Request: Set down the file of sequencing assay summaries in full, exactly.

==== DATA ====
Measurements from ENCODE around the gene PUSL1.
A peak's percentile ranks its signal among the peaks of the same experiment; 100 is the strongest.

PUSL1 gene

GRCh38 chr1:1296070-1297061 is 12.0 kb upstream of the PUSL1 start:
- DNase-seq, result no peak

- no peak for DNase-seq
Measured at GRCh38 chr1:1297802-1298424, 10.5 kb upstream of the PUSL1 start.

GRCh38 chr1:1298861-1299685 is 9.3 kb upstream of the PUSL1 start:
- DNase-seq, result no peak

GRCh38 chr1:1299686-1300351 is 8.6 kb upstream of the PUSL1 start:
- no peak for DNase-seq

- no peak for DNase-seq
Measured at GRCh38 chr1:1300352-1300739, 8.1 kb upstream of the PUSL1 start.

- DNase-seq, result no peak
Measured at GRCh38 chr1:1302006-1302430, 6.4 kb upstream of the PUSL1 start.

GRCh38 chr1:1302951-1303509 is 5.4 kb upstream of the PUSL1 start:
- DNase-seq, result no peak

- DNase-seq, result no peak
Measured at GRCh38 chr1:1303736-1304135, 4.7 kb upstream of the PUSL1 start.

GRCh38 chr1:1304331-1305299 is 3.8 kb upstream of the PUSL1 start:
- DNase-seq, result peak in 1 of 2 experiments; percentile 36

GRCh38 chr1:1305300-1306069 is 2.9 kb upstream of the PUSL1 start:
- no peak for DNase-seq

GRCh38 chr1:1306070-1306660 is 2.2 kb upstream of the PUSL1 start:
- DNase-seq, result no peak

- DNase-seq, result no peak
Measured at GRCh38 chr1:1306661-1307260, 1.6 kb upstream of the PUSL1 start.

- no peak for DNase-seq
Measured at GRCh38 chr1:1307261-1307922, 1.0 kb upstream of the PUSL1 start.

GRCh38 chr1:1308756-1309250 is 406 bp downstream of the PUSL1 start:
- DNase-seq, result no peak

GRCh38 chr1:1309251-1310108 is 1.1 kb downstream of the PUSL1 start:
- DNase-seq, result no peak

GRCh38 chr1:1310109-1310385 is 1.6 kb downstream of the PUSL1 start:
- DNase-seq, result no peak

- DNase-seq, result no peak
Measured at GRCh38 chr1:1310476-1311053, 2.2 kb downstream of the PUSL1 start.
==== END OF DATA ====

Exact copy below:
Measurements from ENCODE around the gene PUSL1.
A peak's percentile ranks its signal among the peaks of the same experiment; 100 is the strongest.

PUSL1 gene

GRCh38 chr1:1296070-1297061 is 12.0 kb upstream of the PUSL1 start:
- DNase-seq, result no peak

- no peak for DNase-seq
Measured at GRCh38 chr1:1297802-1298424, 10.5 kb upstream of the PUSL1 start.

GRCh38 chr1:1298861-1299685 is 9.3 kb upstream of the PUSL1 start:
- DNase-seq, result no peak

GRCh38 chr1:1299686-1300351 is 8.6 kb upstream of the PUSL1 start:
- no peak for DNase-seq

- no peak for DNase-seq
Measured at GRCh38 chr1:1300352-1300739, 8.1 kb upstream of the PUSL1 start.

- DNase-seq, result no peak
Measured at GRCh38 chr1:1302006-1302430, 6.4 kb upstream of the PUSL1 start.

GRCh38 chr1:1302951-1303509 is 5.4 kb upstream of the PUSL1 start:
- DNase-seq, result no peak

- DNase-seq, result no peak
Measured at GRCh38 chr1:1303736-1304135, 4.7 kb upstream of the PUSL1 start.

GRCh38 chr1:1304331-1305299 is 3.8 kb upstream of the PUSL1 start:
- DNase-seq, result peak in 1 of 2 experiments; percentile 36

GRCh38 chr1:1305300-1306069 is 2.9 kb upstream of the PUSL1 start:
- no peak for DNase-seq

GRCh38 chr1:1306070-1306660 is 2.2 kb upstream of the PUSL1 start:
- DNase-seq, result no peak

- DNase-seq, result no peak
Measured at GRCh38 chr1:1306661-1307260, 1.6 kb upstream of the PUSL1 start.

- no peak for DNase-seq
Measured at GRCh38 chr1:1307261-1307922, 1.0 kb upstream of the PUSL1 start.

GRCh38 chr1:1308756-1309250 is 406 bp downstream of the PUSL1 start:
- DNase-seq, result no peak

GRCh38 chr1:1309251-1310108 is 1.1 kb downstream of the PUSL1 start:
- DNase-seq, result no peak

GRCh38 chr1:1310109-1310385 is 1.6 kb downstream of the PUSL1 start:
- DNase-seq, result no peak

- DNase-seq, result no peak
Measured at GRCh38 chr1:1310476-1311053, 2.2 kb downstream of the PUSL1 start.